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Suffering from allergies? So are zoo’s beavers, goat

Tacoma zoo begins use of allergen immunotherapy

By Vonnai Phair, The Seattle Times
Published: May 24, 2024, 6:07am

SEATTLE — It’s spring, and you’re sneezy, sniffly, stuffy and snotty.

Humans can scratch that irritating itch with over-the-counter allergy medication, and even our furry four-legged friends can find relief after a visit to the vet.

But for animals at Tacoma’s Point Defiance Zoo & Aquarium, the typical treatment of antihistamines isn’t enough. For the first time in the zoo’s history, keepers are using allergen immunotherapy — which, like vaccines, exposes the body to low doses of an irritant to build tolerance over time — to alleviate allergies for a goat, polar bear and pair of beavers.

Although the zoo has treated animals with allergies, it’s unusual to have several species suffering at the same time, according to Dr. Kadie Anderson, a veterinarian at the zoo.

Nowadays, rising temperatures prolong growing seasons and trap heat in urban areas, making allergens more prevalent in the air than ever, according to the Asthma and Allergy Foundation of America.

Scientists predict the pollen for some trees, like birches in the Seattle area, will be eight times more abundant in our region by the end of the century, according to the state Department of Health.

That means bad news for both humans and animals who suffer from allergies.

Spice, an 8-year-old goat at the zoo, began showing signs of allergies — fur loss, dry skin and dander — last spring, according to zoo curator Jenn Donovan.

The zoo did a skin allergy test on Spice, where large hives indicate an allergic response or sensitivity to an allergen.

A shaved patch of fur and bare skin pricked with common allergens revealed Spice is allergic to seven different kinds of trees, four different insects and multitudes of grasses, weeds, molds/yeast and epidermal such as cat dander.

Several other goats — Spice’s brothers — also have allergies and experience dander, but “they’re nowhere near the extreme of Spice’s allergies,” Donovan said.

Spice’s keepers first treated her allergies with Cetirizine, or Zyrtec, a common over-the-counter allergy medication, but her hair loss continued to worsen.

Spice’s four-chambered stomach would destroy oral medication before it could be absorbed, and keepers were unable to keep sublingual medication under her tongue (or even in her mouth, Donovan said).

Keepers even tried removing allergens from Spice’s fur by wiping her down with wet rags — “which she did not care for at all,” Donovan said — and giving her baths.

So, this year, keepers opted to try giving Spice an injection.

The goats at the zoo are “used to being pet and brushed and scratched, but to have their skin pulled up is awkward,” Donovan said, so keepers had to train Spice to voluntarily accept her injections.

Spice progressed “much faster” than her team of 12 trainers anticipated. In less than a dozen sessions, Spice was comfortable having her skin pulled and prodded for injections in five locations: both shoulders — “that’s where there’s the loosest skin, they don’t seem to tighten up as much” — both hips and in between her shoulders, Donovan said.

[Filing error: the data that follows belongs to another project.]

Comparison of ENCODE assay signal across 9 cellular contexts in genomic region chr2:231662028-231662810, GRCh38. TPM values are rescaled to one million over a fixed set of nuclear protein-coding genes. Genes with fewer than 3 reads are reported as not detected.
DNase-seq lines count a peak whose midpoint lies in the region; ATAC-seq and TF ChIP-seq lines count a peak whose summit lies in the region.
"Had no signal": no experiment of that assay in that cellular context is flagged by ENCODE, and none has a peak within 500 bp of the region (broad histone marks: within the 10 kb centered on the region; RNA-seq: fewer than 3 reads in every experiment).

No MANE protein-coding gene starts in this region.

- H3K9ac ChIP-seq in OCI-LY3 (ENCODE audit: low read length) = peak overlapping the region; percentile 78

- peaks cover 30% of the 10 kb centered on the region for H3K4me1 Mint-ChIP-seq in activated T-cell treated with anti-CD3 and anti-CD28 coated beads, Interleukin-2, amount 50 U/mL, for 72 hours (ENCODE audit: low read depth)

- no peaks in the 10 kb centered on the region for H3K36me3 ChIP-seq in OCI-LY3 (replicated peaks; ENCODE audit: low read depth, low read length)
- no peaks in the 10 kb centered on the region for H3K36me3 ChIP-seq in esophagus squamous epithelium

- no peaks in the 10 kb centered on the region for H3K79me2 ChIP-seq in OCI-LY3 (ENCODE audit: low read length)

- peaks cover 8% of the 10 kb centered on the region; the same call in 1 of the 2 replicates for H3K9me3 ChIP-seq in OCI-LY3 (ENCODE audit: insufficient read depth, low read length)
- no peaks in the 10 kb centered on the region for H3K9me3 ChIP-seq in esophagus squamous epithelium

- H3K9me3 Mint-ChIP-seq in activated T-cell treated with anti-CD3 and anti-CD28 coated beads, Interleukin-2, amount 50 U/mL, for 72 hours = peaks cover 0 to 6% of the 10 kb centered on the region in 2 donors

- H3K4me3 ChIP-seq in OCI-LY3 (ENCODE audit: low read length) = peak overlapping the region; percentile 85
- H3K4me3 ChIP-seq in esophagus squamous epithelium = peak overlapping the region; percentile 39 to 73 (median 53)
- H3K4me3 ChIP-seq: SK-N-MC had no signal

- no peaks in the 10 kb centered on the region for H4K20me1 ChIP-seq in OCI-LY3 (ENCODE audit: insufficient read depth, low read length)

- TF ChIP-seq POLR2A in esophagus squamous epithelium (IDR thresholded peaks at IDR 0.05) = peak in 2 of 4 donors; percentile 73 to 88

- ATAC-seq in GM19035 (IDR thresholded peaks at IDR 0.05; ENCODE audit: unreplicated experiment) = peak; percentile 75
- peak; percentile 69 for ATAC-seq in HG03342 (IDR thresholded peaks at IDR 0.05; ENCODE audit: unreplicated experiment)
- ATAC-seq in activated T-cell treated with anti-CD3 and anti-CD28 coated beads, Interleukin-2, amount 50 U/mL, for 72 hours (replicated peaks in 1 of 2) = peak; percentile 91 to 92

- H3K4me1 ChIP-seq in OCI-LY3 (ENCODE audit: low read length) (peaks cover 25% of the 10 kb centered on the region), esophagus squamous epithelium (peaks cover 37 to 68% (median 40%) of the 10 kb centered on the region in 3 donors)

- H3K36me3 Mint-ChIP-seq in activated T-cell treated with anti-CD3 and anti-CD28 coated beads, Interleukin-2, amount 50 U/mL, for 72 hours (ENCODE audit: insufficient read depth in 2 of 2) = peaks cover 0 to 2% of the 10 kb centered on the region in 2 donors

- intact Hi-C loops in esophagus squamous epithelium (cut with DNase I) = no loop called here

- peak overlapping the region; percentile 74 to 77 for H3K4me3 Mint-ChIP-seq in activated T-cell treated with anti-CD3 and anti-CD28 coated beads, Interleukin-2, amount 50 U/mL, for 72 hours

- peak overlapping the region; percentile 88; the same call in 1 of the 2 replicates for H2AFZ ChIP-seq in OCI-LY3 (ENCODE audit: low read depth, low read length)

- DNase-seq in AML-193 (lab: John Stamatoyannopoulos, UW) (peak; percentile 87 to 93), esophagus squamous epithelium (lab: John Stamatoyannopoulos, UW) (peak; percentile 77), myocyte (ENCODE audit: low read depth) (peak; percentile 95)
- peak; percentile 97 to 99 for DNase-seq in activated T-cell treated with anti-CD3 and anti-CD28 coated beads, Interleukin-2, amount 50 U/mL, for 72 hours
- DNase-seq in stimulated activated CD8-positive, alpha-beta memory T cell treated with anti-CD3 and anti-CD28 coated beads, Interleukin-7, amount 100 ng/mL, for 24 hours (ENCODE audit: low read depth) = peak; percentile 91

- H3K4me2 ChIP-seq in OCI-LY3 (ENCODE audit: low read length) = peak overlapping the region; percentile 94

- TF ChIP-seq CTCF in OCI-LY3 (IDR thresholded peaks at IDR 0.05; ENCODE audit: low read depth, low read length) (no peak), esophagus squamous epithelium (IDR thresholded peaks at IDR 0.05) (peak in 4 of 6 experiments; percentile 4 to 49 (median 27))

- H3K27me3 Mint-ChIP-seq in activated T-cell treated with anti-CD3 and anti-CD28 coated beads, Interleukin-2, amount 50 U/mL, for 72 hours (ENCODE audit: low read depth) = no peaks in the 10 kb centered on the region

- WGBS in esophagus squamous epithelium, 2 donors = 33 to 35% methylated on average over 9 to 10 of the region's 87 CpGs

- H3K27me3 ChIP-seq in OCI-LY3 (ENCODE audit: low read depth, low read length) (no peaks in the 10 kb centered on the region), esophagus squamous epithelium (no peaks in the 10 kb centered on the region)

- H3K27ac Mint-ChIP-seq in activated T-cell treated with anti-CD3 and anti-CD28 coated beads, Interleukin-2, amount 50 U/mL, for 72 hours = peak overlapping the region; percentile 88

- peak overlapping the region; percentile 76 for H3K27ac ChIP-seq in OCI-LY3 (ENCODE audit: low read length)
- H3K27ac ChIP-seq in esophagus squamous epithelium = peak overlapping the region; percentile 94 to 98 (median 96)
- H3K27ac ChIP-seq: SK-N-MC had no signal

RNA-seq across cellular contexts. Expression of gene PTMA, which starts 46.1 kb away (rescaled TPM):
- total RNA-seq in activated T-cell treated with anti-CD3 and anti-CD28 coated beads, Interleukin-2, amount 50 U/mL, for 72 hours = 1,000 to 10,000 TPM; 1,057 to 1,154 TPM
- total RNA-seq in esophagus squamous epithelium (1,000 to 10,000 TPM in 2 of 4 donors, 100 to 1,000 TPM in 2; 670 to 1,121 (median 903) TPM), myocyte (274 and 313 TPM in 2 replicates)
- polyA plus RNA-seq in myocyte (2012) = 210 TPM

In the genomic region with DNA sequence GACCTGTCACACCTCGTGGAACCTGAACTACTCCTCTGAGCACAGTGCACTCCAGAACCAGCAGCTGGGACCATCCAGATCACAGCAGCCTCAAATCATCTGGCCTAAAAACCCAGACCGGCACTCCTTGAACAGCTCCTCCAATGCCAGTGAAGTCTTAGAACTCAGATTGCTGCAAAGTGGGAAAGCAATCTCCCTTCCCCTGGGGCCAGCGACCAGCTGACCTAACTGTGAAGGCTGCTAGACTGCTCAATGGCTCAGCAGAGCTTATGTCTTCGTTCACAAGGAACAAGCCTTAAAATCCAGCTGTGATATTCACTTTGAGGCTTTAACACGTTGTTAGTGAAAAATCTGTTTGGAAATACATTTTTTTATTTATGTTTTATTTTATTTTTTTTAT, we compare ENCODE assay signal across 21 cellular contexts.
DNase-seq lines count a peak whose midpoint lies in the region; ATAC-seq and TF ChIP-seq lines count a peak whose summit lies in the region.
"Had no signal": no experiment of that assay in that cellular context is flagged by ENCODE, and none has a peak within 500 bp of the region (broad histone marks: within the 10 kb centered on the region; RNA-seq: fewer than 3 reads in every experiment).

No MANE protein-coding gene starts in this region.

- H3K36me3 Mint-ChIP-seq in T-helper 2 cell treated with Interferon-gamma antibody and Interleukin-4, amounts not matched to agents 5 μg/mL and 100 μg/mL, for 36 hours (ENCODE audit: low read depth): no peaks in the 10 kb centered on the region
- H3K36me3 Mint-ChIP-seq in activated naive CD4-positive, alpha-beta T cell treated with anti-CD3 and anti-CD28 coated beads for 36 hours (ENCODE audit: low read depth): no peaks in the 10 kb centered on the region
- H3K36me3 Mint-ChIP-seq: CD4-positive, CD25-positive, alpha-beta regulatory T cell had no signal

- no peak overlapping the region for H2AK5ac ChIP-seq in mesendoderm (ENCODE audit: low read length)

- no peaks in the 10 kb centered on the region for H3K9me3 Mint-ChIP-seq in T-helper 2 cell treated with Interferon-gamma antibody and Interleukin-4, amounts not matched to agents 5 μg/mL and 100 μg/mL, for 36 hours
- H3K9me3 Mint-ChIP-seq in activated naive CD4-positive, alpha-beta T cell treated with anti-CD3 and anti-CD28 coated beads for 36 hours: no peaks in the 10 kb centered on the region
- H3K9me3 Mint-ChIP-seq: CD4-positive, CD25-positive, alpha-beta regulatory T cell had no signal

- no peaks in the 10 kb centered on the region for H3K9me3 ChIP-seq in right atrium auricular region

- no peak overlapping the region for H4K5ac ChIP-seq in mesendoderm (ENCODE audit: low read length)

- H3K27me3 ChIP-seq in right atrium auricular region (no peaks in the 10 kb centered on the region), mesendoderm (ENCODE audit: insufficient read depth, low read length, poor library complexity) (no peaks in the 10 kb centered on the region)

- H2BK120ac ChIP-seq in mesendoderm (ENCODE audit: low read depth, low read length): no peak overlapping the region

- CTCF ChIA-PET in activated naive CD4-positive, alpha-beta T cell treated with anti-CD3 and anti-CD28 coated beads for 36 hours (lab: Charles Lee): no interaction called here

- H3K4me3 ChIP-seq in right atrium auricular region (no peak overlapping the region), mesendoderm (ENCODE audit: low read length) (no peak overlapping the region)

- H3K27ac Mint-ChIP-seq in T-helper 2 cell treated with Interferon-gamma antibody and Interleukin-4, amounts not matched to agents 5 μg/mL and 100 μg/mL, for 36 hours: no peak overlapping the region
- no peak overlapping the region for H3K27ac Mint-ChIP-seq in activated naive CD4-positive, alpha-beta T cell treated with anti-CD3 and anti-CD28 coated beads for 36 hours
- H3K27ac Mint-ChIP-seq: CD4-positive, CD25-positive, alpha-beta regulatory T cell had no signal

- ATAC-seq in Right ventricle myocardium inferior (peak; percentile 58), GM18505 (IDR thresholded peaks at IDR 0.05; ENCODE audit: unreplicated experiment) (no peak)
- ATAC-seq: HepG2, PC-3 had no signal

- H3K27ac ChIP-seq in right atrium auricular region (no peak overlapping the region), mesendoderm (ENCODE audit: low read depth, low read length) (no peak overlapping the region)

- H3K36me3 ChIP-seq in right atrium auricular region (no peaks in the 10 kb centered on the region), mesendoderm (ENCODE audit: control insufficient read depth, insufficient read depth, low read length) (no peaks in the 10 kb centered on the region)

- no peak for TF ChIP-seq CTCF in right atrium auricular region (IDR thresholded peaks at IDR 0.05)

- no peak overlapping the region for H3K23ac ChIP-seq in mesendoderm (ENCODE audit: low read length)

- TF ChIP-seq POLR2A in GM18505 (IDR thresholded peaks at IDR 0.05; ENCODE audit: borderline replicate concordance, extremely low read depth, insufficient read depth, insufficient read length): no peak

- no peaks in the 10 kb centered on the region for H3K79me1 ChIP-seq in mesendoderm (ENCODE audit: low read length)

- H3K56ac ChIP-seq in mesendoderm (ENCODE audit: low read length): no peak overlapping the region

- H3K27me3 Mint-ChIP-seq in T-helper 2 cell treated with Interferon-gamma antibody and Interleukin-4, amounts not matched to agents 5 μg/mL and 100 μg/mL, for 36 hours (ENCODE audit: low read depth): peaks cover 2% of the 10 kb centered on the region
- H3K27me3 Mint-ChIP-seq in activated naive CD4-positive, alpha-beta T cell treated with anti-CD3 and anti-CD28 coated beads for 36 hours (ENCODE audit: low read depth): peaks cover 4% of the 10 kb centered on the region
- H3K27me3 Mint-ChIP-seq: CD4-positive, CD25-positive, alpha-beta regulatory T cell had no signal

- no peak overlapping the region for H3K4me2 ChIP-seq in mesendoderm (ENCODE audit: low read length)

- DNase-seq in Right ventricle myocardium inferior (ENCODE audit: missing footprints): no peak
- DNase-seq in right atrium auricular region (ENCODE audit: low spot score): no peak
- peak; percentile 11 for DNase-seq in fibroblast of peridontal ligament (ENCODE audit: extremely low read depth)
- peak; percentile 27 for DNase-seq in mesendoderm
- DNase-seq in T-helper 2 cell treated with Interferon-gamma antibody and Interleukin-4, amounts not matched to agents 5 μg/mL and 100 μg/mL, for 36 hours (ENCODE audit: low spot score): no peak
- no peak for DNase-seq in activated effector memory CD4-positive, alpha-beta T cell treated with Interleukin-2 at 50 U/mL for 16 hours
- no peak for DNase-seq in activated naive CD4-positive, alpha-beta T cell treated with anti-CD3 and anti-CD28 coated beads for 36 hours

Spice now receives her allergy injection once every two weeks, and “it’s actually very rewarding for her,” Donovan said. “She has a better quality of life, and that’s all we want to do for every species.”

For Walnut, an 8-year-old beaver, a daily oral immunotherapy spray proved most effective at combatting his allergies.

Zookeepers observed hair loss in Walnut and Nutmeg, Walnut’s 17-year-old mate, last year. Keepers initially thought one was grooming the other, but hair loss on both beavers continued.

“They get really itchy, and they pull out their hair,” Anderson said. “They don’t understand what’s happening, so they’re just trying to get to the itch.”

Zookeepers also discovered the pair wasn’t going in the water as often when they began losing their fur, which is waterproof and helps keep them warm and dry in water.

Left untreated, Walnut and Nutmeg “would probably become naked beavers,” zoo’s head veterinarian Dr. Karen Wolf said.

The pair of veterinary dermatologists who treated Spice, Dr. Danielle Wyatt and Dr. Danielle Tulloss, performed skin allergy tests on Nutmeg and Walnut, confirming they are allergic to a host of trees, grasses, dogs, cats and even humans.

Walnut, ironically, is also allergic to walnut trees, according to the zoo.

Walnut and Nutmeg are the first beavers at Point Defiance to experience allergies. Butternut, the pair’s 5-year-old daughter, does not have allergies.

Still, it typically takes at least a year for immunotherapy to be fully effective — Walnut is experiencing some allergy flare-ups this spring — so keepers are managing the pair’s allergies by changing their bedding and providing flea and tick prevention.

Keepers are also training Astra, the zoo’s 3-year-old polar bear, for oral immunotherapy medication.

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She hasn’t lost any fur, but keepers started observing she was unusually itchy last fall.

The animals will likely receive allergy treatment for the rest of their lives.

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